LncRNA ANRIL acts as an oncogene that enhances cancer cell proliferation, disturbs the sensitivity of cancer cells to chemotherapeutic drugs, and promotes cancer cell migration and invasion [5, 20]. In contrast, let-7a inhibits cancer cell growth and metastasis through its target genes [21, 22]. Knockdown of lncRNA ANRIL increased the let-7a expression and further blocked the TGF-β1/Smad signaling pathway, which led to decreasing the migration of prostate cancer cells [7]. Therefore, to further explore whether QFG decreased CRC metastasis by regulating the lncRNA ANRIL/let-7a/TGF-β1/Smad axis, we performed RT-qPCR analysis to detect the expression of lncRNA ANRIL and let-7a. Figure 5 shows that the expression of lncRNA ANRIL decreased, whereas that of let-7a increased in HCT-8 and HCT116 cells after treatment with QFG, compared with untreated cells. These findings were consistent with the inhibition of the TGF-β1/Smad pathway mediated by QFG (Figure 4). Taken together, these results suggest that the lncRNA ANRIL/let-7a/TGF-β1/Smad axis might be one of the underlying mechanisms through which QFG reduced HCT-8 and HCT116 cell migration and invasion.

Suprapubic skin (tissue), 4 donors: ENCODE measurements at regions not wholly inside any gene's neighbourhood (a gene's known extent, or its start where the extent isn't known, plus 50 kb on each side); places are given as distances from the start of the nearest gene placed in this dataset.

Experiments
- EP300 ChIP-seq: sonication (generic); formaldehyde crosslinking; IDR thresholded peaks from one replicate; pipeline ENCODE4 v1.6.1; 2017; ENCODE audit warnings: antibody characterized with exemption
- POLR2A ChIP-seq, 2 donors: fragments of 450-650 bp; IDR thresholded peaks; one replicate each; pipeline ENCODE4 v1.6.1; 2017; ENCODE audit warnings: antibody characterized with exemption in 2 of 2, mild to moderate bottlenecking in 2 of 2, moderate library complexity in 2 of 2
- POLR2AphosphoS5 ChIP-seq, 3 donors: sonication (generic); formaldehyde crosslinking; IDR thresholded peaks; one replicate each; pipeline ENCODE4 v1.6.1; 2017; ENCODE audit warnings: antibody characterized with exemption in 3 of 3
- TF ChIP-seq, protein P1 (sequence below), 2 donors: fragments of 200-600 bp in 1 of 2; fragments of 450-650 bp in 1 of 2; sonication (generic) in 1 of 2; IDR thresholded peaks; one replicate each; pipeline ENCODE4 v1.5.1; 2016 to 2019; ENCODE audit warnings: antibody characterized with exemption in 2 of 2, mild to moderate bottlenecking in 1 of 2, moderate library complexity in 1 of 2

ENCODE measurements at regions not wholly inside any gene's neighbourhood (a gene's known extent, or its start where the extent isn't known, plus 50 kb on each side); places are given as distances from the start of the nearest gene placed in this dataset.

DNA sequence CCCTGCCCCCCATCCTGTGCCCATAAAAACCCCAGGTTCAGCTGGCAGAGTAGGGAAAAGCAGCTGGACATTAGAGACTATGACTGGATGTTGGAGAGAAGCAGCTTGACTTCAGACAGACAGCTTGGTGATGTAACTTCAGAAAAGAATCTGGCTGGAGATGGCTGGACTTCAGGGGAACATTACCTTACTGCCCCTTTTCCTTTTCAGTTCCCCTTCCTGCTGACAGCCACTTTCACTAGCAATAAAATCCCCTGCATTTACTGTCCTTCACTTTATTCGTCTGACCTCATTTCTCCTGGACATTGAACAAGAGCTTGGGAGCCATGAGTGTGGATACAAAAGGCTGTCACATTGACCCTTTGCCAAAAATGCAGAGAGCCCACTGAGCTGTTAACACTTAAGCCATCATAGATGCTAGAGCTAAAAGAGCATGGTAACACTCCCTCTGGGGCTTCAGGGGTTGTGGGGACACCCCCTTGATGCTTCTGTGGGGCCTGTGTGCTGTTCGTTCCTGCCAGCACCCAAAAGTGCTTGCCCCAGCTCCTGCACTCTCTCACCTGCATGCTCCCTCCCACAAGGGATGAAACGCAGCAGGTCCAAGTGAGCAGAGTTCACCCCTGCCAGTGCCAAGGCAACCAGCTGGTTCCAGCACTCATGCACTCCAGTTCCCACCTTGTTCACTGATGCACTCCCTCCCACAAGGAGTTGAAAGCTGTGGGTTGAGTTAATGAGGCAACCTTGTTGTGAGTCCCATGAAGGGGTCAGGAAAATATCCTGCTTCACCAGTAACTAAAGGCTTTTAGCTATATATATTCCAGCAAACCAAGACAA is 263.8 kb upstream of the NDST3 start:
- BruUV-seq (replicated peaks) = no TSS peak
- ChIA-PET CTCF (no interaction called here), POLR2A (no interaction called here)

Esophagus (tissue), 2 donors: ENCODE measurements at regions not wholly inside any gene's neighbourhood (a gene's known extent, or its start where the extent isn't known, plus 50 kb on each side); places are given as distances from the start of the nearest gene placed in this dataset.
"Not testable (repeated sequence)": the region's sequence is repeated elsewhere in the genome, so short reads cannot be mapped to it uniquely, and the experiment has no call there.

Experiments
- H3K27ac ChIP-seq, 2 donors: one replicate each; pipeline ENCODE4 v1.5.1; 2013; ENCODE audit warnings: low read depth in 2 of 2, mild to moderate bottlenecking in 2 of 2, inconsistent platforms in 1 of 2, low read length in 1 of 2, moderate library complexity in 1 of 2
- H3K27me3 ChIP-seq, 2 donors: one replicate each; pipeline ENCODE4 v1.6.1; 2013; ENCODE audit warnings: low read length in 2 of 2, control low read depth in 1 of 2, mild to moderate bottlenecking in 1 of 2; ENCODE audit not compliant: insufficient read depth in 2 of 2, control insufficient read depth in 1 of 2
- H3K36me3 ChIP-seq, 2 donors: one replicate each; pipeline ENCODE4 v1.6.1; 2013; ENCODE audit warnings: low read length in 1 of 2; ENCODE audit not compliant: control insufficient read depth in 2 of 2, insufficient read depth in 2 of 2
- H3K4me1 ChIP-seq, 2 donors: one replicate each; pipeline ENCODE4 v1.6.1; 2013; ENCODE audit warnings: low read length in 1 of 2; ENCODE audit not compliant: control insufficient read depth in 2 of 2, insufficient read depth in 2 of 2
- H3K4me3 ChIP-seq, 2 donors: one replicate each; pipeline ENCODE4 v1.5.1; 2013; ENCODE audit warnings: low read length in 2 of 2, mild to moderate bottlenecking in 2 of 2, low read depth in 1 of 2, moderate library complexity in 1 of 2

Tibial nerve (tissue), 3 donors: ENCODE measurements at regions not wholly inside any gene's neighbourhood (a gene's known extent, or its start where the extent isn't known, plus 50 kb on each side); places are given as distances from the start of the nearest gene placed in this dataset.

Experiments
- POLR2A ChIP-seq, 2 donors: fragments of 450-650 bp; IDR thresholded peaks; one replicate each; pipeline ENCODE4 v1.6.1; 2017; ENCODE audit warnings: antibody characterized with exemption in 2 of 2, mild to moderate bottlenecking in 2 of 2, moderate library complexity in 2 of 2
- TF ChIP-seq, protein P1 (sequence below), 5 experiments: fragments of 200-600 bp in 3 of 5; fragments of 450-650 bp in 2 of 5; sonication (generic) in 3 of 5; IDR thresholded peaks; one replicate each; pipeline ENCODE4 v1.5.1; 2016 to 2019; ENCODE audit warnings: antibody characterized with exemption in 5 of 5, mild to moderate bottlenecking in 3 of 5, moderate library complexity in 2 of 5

4. Discussion